LOUISVILLE, Ky. – I’ll be the first to tell you that I, like many others in the city of Louisville, thought the Louisville football program would be in a very different place than it is now. When I was putting together my fall camp season predictions, I thought Louisville would be 2-1 in its first three games, but there was a very real chance to go 3-0.
I figured, given recent history, they’d blow the doors off Syracuse. I thought UCF was a winnable game, but one that would be difficult given their offensive MO and tough environment on the road. I thought Florida State would be a win, in part because I wasn’t that convinced FSU would “come back.”
I don’t need to spend a lot of time repeating what really happened. A listless blowout against the Oranges, an amazing rebound against UCF, and then a heartbreaking loss to the Seminoles. Of course, Louisville did the exact opposite of what I thought they would do in their first three games. Figures.
It’s not so much that Louisville is currently 1-2, which in itself is bad given what we all think this team might be capable of. No, it is how they have been seen in the process. The offense is struggling to establish some sort of rhythm on a consistent basis, and turnovers have been a common theme in both of their losses. The defense, even with his strong showing at UCF, can’t tackle for dear life. Both sides of the ball can’t seem to stop getting out of their own way with the number of penalties they commit.
What’s perhaps most alarming is that outside of running backs and perhaps the defensive line, neither position group is up to what we thought they were capable of.
Quarterback Malik Cunningham is still an electric running back, but he seems to have regressed as a passer. The offensive line has looked average after being heralded as perhaps the best unit on the entire team. The remodeled open plan reception room has had issues creating separation at times. Linebackers, with the exception of Yasir Abdullah and Ben Perry, have had MAs and missed tackles galore. The air defense has been extraordinarily inconsistent.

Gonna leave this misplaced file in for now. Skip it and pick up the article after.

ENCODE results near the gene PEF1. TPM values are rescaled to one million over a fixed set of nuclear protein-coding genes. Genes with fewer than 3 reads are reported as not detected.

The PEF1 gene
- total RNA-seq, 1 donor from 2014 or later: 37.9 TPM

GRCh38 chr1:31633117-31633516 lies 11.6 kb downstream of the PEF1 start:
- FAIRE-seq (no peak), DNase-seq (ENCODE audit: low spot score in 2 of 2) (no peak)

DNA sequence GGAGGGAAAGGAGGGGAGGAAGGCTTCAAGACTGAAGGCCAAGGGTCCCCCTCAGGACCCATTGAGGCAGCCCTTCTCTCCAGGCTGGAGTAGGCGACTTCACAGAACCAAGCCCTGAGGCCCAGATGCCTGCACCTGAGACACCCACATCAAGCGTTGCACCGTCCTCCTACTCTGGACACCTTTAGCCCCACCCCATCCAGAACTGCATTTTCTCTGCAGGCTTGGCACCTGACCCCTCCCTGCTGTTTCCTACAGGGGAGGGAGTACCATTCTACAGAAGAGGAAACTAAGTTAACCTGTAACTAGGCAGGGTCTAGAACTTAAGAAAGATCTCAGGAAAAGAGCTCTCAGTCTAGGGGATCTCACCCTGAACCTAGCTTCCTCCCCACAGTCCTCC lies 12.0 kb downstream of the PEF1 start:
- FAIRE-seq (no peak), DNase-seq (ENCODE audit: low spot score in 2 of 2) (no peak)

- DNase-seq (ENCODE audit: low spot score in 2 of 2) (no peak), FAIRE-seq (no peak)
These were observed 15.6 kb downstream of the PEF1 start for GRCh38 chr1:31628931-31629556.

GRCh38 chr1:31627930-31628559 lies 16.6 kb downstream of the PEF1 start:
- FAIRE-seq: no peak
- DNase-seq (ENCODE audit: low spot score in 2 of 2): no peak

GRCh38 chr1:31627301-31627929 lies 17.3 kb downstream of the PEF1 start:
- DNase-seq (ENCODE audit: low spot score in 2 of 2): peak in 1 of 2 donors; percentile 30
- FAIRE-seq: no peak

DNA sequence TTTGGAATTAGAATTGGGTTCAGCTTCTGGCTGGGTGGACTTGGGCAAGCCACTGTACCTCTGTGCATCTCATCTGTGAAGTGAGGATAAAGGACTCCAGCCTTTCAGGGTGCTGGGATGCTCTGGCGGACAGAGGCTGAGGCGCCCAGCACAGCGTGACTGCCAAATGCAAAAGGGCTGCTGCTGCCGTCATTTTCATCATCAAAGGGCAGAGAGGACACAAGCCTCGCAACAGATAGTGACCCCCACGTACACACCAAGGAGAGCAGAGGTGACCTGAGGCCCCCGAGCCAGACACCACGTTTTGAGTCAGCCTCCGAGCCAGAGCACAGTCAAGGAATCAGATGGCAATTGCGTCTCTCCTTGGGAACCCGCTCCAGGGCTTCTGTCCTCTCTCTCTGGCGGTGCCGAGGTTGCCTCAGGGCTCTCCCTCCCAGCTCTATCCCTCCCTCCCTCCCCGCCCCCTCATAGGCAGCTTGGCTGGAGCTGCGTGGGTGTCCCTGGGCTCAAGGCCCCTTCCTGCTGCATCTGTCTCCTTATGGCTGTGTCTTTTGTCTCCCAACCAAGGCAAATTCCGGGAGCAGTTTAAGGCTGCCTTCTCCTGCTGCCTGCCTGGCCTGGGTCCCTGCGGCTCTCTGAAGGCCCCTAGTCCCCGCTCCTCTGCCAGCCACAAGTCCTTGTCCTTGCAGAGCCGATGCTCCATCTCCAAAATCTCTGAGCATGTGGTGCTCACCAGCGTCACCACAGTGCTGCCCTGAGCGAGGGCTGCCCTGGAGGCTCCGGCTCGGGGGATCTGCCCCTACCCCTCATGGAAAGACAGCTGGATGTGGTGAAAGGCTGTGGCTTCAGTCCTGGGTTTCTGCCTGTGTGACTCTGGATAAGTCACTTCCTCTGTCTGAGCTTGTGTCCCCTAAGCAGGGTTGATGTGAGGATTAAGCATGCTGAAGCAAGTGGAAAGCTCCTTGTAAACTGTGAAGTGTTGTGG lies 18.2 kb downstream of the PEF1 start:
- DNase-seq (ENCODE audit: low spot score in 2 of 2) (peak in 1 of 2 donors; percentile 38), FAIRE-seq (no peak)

As a result, the noise has already started. Sure, Louisville fans got off to an early start after the listless performance against Syracuse, but after the most recent loss to FSU, where Louisville had multiple chances to establish a firm hold and failed to do so, the talk in the hot seat is starting to get louder. get warm. (pun intended).
Related: Missed opportunities, costly mistakes plunge Louisville into loss for the state of Florida
Is Satterfield in *the* most popular seat in America? Absolutely not. That title is in a three-way possession between Georgia Tech’s Geoff Collins, Auburn’s Bryan Harsin and Colorado’s Karl Dorrell. But when it comes to the hot-seat level of coaches below those three, Satterfield’s name is starting to crop up across the country.
After the Florida State game, a matchup that encapsulated everything that went wrong in the Satterfield era, it’s not hard to see why. Frankly, I’ve gotten to a point where I don’t blame the Louisville fans for feeling that way. The results speak for themselves.
However, they are only three games into the season. By definition, there is still time to change things. But, considering how packed Louisville’s schedule is, there isn’t much time. In fact, the next three games on the Cardinals’ schedule — against USF, at Boston College and at Virginia — could be crucial not only in building momentum down the stretch and salvaging their season, but equivalent in getting Satterfield to get his job. after this season.
First, let’s look at Louisville’s next opponent at USF. While I did highlight a very real possibility that the Bulls would upset because of their running game (you can read that breakdown here), on paper, this is a team Louisville *should* have little trouble beating. Quarterback Gerry Bohanon has struggled as a passer to open the season, and despite some good individual pieces on defense, they’ve struggled to stop anyone.